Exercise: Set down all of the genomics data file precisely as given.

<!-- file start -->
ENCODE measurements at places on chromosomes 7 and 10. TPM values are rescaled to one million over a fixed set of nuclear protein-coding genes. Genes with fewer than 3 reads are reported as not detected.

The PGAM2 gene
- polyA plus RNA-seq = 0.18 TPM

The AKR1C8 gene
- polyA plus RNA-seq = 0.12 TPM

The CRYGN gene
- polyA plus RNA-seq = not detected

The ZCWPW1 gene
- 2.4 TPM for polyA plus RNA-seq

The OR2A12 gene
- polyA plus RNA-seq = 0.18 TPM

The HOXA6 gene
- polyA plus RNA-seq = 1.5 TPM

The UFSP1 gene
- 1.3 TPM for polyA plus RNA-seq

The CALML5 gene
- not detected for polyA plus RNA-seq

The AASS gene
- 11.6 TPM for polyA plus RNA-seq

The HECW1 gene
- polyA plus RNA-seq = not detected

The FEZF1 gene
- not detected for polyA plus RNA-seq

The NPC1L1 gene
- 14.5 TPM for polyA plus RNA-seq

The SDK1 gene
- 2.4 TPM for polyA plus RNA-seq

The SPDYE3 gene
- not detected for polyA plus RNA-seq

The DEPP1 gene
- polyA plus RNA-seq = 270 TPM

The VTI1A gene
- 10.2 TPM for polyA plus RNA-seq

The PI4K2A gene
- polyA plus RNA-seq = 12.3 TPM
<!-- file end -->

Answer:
ENCODE measurements at places on chromosomes 7 and 10. TPM values are rescaled to one million over a fixed set of nuclear protein-coding genes. Genes with fewer than 3 reads are reported as not detected.

The PGAM2 gene
- polyA plus RNA-seq = 0.18 TPM

The AKR1C8 gene
- polyA plus RNA-seq = 0.12 TPM

The CRYGN gene
- polyA plus RNA-seq = not detected

The ZCWPW1 gene
- 2.4 TPM for polyA plus RNA-seq

The OR2A12 gene
- polyA plus RNA-seq = 0.18 TPM

The HOXA6 gene
- polyA plus RNA-seq = 1.5 TPM

The UFSP1 gene
- 1.3 TPM for polyA plus RNA-seq

The CALML5 gene
- not detected for polyA plus RNA-seq

The AASS gene
- 11.6 TPM for polyA plus RNA-seq

The HECW1 gene
- polyA plus RNA-seq = not detected

The FEZF1 gene
- not detected for polyA plus RNA-seq

The NPC1L1 gene
- 14.5 TPM for polyA plus RNA-seq

The SDK1 gene
- 2.4 TPM for polyA plus RNA-seq

The SPDYE3 gene
- not detected for polyA plus RNA-seq

The DEPP1 gene
- polyA plus RNA-seq = 270 TPM

The VTI1A gene
- 10.2 TPM for polyA plus RNA-seq

The PI4K2A gene
- polyA plus RNA-seq = 12.3 TPM